She paused by the framed flea-market mirror in the entry hall and tilted her head to the side for a dust jacket publicity shot. The attractive redhead in the mirror smiled out at her, with wide cheekbones like a model's, intense brown eyes, slightly upturned nose, strong cleft chin, a knowing, confident grin.
Look intelligent now.
Her famous writer look. Vera practiced it frequently. A career as a novelist was what really interested her. The short story she'd sold was going to be the basis for her first book, a suspense novel set in her new city, New York.
She was from a small town, and she loved the hurricane of activity every day in the city, then the pulsing energy that maintained it through the nights. The theater (which she could barely afford), the delis and street vendors, the wandering transfixed tourists, the underground city of subways and tragic songs and sometimes dangerous people, the rich stepping over the poor, the poor rising up to be rich, the maelstrom of races and religions, of neighborhoods and languages and the uncertainties of life; she thrilled to all of it. Here, Vera knew, was the stuff of inspiration and of great fiction. Vera was positive she was capable of inspiration. She never gave up believing in herself. Nobody had ever explained to her satisfaction why she should.
She hadn't given up hope on the short story and article she'd submitted, and here she was, able to pay another month's rent on the Hell's Kitchen walk-up apartment she'd come to love.
Love, of the romantic sort, that was the one thing missing in her unfolding life of good fortune.
There's no need to give up hope for that, either.
She unlaced her joggers, worked her heels out of them, and kicked off the gray composite and canvas shoes so they bounced off a wall. Walked over to where her bed and a dresser were located behind a three-panel Chinese-print folding screen in the cramped efficiency apartment. From an apportioned space that passed for a closet, where one of the apartment's many exposed water pipes served as a hanger rod, she drew out the foundation of her wardrobe--a simple black dress. It seemed that every woman in New York owned a simple black dress and was in competition with every other woman over how to wear and accessorize it. She had uncomfortable but serviceable black high-heeled pumps to wear with the dress tonight, a white scarf and pearls, a matching knockoff Prada purse she'd bought from a street vendor. And she could do wonders with her shoulder-length red hair that was almost dark enough to be auburn. She wasn't pale, like a lot of redheads. Her dark eyes were flecked with green. Not a ravishing beauty, to be sure, but she and her black dress could compete, and they could damn well win.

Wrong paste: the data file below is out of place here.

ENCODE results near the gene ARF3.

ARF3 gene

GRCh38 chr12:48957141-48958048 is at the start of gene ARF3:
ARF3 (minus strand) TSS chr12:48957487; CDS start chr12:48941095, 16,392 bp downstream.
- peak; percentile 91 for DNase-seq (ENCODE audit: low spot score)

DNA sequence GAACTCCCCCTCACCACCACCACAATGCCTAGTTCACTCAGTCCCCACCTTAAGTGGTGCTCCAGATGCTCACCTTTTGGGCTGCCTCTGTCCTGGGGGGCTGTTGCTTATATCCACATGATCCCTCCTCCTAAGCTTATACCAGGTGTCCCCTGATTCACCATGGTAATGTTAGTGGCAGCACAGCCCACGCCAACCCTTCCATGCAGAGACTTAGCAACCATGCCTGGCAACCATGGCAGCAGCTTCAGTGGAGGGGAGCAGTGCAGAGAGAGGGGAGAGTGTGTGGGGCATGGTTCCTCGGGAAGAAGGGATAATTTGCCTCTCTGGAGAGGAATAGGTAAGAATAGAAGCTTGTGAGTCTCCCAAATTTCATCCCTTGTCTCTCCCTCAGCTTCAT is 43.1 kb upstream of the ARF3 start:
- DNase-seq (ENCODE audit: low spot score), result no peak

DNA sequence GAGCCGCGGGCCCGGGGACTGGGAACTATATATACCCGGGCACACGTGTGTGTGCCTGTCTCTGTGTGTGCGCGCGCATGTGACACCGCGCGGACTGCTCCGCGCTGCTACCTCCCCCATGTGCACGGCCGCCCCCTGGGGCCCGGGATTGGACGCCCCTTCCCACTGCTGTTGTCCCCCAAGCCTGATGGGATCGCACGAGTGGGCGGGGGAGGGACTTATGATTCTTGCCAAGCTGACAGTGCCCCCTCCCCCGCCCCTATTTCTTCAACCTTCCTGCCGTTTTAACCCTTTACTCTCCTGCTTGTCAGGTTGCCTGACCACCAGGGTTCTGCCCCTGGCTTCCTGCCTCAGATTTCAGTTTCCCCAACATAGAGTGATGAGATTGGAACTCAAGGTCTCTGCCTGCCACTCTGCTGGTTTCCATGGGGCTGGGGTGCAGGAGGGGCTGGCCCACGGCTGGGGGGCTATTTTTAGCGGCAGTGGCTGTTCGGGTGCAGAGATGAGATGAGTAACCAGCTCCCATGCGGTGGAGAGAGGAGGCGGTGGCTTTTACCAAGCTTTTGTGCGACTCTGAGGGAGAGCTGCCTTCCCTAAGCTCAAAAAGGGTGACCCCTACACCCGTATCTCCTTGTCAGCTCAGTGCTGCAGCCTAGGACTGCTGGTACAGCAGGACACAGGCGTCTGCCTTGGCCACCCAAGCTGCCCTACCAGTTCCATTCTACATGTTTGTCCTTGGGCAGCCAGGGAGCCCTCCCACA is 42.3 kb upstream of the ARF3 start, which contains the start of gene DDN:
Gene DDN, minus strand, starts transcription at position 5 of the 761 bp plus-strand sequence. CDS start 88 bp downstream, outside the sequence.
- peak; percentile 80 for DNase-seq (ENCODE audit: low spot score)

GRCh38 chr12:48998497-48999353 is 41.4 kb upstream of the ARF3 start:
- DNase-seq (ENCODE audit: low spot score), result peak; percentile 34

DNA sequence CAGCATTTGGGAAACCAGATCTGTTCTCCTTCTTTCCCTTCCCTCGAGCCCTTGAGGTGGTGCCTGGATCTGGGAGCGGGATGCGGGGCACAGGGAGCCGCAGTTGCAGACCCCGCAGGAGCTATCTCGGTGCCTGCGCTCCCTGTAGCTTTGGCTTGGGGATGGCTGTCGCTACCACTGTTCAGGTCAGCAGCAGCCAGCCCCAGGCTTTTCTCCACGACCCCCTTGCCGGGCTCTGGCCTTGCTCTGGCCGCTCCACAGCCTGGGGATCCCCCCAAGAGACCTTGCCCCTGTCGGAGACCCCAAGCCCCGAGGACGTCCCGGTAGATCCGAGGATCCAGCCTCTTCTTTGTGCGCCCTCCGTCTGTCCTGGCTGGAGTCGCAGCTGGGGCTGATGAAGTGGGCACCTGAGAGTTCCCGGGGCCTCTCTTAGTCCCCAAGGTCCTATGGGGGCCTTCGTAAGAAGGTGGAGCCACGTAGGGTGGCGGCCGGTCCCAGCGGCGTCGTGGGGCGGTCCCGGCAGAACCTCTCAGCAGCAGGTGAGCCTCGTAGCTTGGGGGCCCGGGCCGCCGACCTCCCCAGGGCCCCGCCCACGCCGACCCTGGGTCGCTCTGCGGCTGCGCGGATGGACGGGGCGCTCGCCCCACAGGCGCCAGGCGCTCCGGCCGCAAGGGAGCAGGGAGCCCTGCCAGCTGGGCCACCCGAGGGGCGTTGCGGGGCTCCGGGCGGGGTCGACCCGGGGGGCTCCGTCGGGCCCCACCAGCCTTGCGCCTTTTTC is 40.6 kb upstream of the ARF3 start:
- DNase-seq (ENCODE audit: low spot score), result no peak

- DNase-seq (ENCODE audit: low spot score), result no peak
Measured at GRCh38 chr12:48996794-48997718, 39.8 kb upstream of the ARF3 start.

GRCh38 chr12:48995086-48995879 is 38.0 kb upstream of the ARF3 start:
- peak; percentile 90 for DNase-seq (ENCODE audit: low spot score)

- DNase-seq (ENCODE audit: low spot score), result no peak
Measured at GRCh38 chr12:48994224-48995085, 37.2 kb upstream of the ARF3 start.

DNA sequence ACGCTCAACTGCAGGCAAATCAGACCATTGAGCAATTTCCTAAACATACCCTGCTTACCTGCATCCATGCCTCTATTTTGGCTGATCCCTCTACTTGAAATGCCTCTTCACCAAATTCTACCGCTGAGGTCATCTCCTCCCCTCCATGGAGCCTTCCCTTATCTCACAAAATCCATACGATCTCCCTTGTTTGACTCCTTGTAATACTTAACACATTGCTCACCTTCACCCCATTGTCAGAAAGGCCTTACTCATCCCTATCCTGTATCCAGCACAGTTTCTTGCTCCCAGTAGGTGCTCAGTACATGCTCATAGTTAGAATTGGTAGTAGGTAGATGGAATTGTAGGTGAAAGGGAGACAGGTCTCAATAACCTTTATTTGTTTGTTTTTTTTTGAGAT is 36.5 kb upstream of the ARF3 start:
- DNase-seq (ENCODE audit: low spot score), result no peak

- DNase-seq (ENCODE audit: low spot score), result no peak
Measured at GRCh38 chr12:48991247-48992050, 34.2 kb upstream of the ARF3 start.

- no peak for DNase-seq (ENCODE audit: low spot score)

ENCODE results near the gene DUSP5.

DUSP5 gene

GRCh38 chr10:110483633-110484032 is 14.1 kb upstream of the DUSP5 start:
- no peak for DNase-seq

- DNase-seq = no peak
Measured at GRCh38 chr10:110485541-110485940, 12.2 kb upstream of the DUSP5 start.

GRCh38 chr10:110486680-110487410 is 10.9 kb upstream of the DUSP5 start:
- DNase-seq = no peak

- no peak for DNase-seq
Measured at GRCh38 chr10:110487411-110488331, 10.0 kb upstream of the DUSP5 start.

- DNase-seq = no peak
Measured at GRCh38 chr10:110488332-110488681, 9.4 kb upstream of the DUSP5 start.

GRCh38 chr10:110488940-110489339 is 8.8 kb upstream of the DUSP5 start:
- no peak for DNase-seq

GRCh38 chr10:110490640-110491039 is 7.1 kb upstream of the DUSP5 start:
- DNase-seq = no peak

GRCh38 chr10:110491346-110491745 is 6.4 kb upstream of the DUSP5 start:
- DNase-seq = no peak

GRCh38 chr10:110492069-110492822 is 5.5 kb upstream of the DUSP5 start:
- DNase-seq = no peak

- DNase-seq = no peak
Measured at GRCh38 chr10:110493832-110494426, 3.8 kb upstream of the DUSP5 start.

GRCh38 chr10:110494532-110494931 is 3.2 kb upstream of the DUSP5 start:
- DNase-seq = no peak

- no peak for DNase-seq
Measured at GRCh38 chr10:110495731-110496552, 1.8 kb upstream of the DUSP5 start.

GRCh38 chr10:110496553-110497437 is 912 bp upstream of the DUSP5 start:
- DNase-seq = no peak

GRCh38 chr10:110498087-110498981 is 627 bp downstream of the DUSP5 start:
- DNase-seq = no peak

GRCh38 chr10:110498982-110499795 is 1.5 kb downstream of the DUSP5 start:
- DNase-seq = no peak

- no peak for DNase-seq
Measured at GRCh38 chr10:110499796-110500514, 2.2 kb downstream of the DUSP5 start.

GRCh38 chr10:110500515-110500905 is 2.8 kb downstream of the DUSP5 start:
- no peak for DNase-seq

It was just that so far they hadn't.
She peeled off her faded jeans and Yankees T-shirt, then her Macy's panties, and padded barefoot to the sectioned-off bathroom area with its cramped shower stall.
Tonight might be the night. Tonight, tonight... The words were a melody in her mind.
What was that song from? She searched her memory.
Ah! West Side Story. A great musical, based on Romeo and Juliet. The ultimate lovers.
Well, she was on the West Side.
Vera adjusted the squeaky porcelain faucet handles and stepped beneath the water.
She picked up the smooth oblong sliver of soap and began to sing, knowing that out there in the night the city pulsed like her heart and waited, and the possibilities were endless.